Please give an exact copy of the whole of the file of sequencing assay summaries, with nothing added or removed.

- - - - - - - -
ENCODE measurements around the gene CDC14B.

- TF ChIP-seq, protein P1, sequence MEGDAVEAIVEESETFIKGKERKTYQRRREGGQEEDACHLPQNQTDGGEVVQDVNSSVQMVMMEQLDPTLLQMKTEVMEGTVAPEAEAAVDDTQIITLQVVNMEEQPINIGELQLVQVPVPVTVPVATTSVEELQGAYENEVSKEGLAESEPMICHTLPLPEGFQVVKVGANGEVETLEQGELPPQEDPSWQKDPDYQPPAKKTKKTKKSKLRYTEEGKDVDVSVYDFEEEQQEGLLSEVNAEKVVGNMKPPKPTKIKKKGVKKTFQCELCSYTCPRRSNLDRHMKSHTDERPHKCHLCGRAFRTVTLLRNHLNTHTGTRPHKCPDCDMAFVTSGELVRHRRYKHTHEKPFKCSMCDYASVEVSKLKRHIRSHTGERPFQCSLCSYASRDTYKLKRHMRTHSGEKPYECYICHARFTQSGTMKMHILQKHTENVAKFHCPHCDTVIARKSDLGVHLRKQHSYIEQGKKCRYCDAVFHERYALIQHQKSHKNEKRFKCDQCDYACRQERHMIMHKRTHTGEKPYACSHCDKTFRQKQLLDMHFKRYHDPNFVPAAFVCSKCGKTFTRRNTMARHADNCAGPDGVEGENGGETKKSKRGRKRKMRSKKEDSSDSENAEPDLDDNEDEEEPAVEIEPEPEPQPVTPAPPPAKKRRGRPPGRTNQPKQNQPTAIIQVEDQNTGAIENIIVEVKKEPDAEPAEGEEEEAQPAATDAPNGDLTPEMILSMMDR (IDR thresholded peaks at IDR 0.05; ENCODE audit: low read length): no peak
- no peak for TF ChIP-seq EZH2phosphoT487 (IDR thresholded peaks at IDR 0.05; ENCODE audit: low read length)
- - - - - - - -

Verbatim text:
ENCODE measurements around the gene CDC14B.

- TF ChIP-seq, protein P1, sequence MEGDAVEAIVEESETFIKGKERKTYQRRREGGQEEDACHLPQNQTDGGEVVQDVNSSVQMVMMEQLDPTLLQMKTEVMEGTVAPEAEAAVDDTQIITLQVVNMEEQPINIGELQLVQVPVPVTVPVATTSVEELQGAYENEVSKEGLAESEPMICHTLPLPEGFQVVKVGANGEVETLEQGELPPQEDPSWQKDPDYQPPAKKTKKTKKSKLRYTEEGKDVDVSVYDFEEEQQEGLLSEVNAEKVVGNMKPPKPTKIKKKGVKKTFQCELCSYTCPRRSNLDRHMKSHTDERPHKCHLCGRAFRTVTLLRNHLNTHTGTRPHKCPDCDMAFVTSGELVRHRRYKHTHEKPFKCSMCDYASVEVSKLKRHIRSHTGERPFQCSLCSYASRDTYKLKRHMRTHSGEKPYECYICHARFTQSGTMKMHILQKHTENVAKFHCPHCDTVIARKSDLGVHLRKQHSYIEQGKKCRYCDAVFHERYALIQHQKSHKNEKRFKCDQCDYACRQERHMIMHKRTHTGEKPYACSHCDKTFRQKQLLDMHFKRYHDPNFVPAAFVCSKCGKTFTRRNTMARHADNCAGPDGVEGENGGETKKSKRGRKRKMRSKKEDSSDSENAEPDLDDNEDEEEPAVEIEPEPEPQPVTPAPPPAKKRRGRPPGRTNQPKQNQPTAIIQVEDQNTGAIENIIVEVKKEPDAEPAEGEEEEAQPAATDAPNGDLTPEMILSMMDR (IDR thresholded peaks at IDR 0.05; ENCODE audit: low read length): no peak
- no peak for TF ChIP-seq EZH2phosphoT487 (IDR thresholded peaks at IDR 0.05; ENCODE audit: low read length)